We make our spaces family-friendly and enable parents to fully participate with their children. We dismantle the patriarchal practice that requires mothers to work “double shifts” so that they can mother in private even as they participate in public justice work.
We disrupt the Western-prescribed nuclear family structure requirement by supporting each other as extended families and “villages” that collectively care for one another, especially our children, to the degree that mothers, parents, and children are comfortable.
We foster a queer‐affirming network. When we gather, we do so with the intention of freeing ourselves from the tight grip of heteronormative thinking, or rather, the belief that all in the world are heterosexual (unless s/he or they disclose otherwise).
BLM is a black identitarian neo-Marxist organization rooted in modern intersectional feminism. The founders have made it clear that BLM is not just any Black liberation movement, it’s different in that it seeks to “center the leadership” of Black women, queer and trans people rather than heterosexual, cisgender black men who were leaders of other movements.
From their “Herstory” page:
They’re protesting the killing of (mostly) heterosexual cis-gender black men and leveraging that for fundraising, but those guys can take a backseat in their movement because they’re overrepresented in other Black Liberation movements.
We know that BLM has been making a push to “defund the police”–it’s a featured tab on their website. “We demand acknowledgment and accountability for the devaluation and dehumanization of Black life at the hands of the police. We call for radical, sustainable solutions that affirm the prosperity of Black lives,” states the website. The website continues, “We call for an end to the systemic racism that allows this culture of corruption to go unchecked and our lives to be taken. We call for a national defunding of police. We demand investment in our communities and the resources to ensure Black people not only survive, but thrive.”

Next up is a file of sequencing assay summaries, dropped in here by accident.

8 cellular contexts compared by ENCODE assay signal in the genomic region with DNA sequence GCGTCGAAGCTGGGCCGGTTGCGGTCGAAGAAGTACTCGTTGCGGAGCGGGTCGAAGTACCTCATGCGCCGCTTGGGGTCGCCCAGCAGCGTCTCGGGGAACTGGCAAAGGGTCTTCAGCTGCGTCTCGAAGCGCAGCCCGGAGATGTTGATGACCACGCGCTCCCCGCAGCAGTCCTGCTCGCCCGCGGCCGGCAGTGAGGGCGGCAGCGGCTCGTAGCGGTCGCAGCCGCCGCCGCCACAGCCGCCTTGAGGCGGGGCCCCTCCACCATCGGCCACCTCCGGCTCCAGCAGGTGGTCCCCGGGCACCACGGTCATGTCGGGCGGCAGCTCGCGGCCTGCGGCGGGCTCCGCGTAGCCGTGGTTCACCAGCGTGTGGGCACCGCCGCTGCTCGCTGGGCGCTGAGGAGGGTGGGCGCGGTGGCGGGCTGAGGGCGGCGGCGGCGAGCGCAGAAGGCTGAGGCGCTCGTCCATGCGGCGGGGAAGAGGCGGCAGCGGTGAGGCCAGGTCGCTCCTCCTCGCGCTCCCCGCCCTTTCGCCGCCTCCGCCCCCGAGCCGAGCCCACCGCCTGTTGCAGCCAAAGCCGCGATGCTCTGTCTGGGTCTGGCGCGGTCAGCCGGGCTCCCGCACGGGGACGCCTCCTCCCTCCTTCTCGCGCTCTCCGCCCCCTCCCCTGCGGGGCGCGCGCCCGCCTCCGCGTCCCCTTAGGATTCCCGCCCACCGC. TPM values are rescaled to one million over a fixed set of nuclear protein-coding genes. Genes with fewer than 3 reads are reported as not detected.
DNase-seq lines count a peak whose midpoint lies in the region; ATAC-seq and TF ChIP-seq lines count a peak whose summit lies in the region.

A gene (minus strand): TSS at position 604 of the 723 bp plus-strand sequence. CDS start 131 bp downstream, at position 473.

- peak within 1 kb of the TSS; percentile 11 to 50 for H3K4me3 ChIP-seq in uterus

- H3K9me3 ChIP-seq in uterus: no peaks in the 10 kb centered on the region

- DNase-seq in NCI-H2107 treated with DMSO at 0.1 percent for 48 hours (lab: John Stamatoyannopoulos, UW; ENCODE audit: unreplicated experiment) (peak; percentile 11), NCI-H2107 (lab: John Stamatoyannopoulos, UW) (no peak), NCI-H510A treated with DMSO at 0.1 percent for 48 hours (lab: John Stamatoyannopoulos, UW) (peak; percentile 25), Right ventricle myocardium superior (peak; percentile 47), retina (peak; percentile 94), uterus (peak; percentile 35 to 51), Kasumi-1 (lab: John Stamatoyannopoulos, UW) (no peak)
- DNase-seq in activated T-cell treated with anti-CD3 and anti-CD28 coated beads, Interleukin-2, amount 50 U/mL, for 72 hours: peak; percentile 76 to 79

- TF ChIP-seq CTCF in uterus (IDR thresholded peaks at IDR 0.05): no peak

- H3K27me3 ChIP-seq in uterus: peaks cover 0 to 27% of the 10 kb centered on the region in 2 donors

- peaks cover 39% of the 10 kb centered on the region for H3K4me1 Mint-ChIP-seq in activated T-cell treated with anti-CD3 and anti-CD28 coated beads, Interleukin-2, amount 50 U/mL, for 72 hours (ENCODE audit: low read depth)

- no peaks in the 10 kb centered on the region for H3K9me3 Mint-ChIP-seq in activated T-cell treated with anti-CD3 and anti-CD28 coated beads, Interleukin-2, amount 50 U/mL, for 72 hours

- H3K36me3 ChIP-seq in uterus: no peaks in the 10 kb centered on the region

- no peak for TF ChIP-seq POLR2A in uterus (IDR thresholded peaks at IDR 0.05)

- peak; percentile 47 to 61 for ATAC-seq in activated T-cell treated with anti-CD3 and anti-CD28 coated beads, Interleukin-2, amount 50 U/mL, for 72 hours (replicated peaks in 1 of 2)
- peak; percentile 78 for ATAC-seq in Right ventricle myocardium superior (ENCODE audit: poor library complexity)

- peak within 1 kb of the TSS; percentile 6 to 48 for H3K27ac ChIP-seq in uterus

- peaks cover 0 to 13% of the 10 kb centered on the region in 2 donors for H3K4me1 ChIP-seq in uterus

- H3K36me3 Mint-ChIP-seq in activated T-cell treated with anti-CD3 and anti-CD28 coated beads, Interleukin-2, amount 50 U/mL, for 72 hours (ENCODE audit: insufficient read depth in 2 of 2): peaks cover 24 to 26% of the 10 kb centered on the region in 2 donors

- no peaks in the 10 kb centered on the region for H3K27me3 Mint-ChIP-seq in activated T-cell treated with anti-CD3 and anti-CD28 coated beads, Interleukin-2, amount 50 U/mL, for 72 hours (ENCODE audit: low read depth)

BLM also has a “get out the vote” campaign called WhatMatters2020, and coincidentally, the issues that matter are all the same as the ones viewed as important by the left.
In this TEDTalks interview, the founders make it clear that they are avowed leftists. Opal Tometi says that there is “criminalization” of the “existence” of Blacks. No, that’s not a thing that happens.
They cover these issues from a black lens:
- feminism/female leaders
- climate change
- the gender pay gap
- illegal aliens
This is a leftist organization with leftist political aims posing as an anti-racism civil rights organization. It leverages the outrage over the deaths of black men while telling them that they should allow black women, queer, and trans women to take the lead. And finally, it is a black identitarian movement, which is purposely antithetical to the message of the great Civil Rights leader, Rev. Dr. Martin Luther King Jr.
BLM as an organization clearly states its purpose is to tie blackness to far-left policies which further entrenches the idea that politics and race are inseparable. That’s just not true.
Black lives do matter, but pushing this organization to the forefront will further divide our politics, and that hurts everyone.